Cervical cancer is diagnosed in more than 12,000 women per year in the United States. Until the 1950s, when the Papanicolou test, or Pap smear, was introduced, it was the leading cause of cancer death among women.
An estimated 99% of cervical cancers develop following exposure to certain strains of the sexually transmitted disease human papilloma virus (HPV), which often goes undetected in women and men. In 2006, an HPV vaccine was introduced that could be administered to young adults before they become sexually active, potentially preventing cervical cancer. Continuing research suggests the vaccine may also prevent other types of cancer.
Early cervical cancer often begins asymptomatically. However, symptoms may include abnormal vaginal bleeding, continuous vaginal discharge, or heavy periods of long duration. Advanced cervical cancer symptoms may include vague symptoms such as fatigue, weight loss, poor appetite, leg swelling, or back pain, or more specific discomfort such as bone pain, pelvic pain, or leaking urine or feces from the vagina.
Cervical cancer usually starts in squamous cells found on the surface of the cervix, the lower part of the uterus that connects to the vagina. Cervical cancer typically grows slowly and may begin as a precancerous condition called dysplasia or cervical intraepithelial neoplasia (CIN), meaning abnormal cell growth on the cervix surface lining. Left untreated, abnormal cells sometimes develop into cervical cancer. These changes cannot be seen with the naked eye, but a painless Pap smear can identify precancerous and cancerous cells.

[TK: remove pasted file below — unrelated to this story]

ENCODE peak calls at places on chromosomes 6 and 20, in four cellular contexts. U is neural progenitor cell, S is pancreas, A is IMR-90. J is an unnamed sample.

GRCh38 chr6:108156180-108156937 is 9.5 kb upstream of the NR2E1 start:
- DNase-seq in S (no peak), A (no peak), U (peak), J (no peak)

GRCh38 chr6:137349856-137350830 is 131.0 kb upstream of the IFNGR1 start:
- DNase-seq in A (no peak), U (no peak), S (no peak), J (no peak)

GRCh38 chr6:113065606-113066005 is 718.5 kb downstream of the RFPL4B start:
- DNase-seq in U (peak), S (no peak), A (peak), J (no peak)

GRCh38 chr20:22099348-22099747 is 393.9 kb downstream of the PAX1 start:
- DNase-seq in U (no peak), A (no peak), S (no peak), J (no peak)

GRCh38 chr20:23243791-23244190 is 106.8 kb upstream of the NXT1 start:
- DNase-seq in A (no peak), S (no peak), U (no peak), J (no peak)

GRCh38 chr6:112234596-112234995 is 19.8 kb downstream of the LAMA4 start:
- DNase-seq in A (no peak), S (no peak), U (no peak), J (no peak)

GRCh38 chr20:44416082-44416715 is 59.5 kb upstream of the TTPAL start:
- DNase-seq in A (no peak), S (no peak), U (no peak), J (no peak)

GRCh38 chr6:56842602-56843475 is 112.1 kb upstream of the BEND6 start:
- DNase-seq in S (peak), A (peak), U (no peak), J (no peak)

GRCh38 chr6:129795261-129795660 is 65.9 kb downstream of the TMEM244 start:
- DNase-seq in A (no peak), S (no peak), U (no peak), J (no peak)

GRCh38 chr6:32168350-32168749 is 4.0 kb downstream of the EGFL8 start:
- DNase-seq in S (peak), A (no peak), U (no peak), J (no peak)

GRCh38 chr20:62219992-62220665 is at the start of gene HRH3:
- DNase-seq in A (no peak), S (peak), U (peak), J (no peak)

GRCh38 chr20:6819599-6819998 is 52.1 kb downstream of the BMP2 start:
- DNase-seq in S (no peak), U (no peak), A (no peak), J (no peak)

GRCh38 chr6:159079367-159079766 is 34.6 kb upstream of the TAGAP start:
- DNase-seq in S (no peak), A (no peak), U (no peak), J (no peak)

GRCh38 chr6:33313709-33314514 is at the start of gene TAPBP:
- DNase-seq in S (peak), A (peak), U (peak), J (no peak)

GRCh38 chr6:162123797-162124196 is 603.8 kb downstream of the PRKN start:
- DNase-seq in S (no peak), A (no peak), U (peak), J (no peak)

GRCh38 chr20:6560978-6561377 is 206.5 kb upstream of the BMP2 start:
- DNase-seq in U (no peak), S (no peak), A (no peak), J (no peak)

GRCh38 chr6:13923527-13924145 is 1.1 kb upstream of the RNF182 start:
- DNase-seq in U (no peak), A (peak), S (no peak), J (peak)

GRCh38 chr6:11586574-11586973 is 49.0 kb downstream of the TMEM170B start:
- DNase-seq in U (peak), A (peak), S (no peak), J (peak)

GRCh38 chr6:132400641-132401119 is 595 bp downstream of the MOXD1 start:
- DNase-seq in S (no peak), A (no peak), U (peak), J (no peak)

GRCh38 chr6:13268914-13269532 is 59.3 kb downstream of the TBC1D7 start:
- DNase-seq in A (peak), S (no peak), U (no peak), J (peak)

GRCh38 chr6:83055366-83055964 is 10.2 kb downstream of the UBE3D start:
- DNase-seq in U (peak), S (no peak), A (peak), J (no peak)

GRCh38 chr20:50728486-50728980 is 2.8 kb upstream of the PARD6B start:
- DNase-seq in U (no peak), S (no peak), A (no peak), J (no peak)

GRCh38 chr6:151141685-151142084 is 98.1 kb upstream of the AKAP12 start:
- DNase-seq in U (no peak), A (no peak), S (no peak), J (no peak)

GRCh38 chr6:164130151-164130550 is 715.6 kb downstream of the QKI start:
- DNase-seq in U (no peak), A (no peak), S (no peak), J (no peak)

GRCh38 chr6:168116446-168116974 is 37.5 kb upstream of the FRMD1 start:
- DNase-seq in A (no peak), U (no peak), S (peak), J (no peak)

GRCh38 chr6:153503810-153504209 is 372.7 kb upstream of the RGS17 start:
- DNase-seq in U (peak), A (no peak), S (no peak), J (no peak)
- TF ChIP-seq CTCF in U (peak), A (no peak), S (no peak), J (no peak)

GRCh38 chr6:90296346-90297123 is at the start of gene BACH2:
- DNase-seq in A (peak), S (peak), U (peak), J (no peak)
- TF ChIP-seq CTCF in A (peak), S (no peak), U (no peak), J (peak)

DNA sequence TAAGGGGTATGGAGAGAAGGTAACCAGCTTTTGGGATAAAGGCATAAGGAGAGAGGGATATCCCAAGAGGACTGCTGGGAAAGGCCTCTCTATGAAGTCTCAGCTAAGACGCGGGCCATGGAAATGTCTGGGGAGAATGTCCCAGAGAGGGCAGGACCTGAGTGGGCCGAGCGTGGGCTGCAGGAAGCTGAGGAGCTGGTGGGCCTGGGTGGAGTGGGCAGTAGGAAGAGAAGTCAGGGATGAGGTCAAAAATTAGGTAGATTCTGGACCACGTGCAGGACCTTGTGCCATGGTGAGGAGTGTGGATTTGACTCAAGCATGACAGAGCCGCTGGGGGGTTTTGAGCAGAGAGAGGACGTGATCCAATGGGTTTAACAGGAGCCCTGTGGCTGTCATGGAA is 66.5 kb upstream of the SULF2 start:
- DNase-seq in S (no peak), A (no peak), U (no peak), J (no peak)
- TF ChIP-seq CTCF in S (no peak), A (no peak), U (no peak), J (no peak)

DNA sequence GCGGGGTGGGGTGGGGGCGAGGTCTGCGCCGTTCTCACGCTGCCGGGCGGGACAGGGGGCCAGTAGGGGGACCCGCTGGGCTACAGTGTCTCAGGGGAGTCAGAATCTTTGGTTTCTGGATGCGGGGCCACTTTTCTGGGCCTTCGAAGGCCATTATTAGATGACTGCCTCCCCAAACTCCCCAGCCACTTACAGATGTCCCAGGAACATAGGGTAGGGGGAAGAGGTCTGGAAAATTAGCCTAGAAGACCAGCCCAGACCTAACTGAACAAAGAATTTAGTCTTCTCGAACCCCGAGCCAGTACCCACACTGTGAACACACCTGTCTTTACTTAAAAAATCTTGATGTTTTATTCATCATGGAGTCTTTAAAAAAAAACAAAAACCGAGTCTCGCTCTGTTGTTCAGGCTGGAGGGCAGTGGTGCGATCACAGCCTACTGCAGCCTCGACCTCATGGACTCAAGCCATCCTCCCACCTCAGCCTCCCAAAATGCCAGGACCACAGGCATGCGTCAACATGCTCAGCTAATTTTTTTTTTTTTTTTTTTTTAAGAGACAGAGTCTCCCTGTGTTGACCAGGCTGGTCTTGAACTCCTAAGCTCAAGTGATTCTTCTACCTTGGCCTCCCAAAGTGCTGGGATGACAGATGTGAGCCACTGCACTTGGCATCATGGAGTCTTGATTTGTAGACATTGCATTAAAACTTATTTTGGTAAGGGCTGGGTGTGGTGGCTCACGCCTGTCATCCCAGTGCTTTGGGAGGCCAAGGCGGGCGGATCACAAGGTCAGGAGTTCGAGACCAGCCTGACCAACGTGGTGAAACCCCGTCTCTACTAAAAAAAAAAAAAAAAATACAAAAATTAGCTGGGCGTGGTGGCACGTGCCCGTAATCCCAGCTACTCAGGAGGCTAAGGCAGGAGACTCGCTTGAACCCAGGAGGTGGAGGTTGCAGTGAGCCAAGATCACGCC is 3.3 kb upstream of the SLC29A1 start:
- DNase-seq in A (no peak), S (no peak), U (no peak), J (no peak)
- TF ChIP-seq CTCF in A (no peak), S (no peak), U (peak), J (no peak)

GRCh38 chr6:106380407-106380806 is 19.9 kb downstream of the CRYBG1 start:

A directed biopsy of the cervix called a colposcopy or a cone biopsy may sample tissue to confirm suspected cervical cancer. If cancer is found, a CT, MRI, or cystoscopy (where a special tube fitted with a small camera travels through the urethra into the bladder) may help determine if and where cancer has spread.
Treatment options for early cervical cancer include destroying cancerous cells through cryotherapy (freezing), laser therapy (burning with high-intensity light pulse instruments), and loop electrosurgical excision procedure (LEEP). For more advanced cases, hysterectomy, removal of pelvic organs, radiation, chemotherapy, or a combination of therapies may be suggested. As with all surgeries, there may be a risk of bleeding or infection.
Cervical cancer deaths remain high in the developing world, but are plummeting in the United States due to annual screening, preventive vaccines, early detection, and aggressive treatment of precancerous cells. The American Congress of Obstetricians and Gynecologists does not recommend screening for the disease in healthy women younger than 21 years, and states women 65 years or older with a history of normal Pap smears may discontinue cervical cancer screening.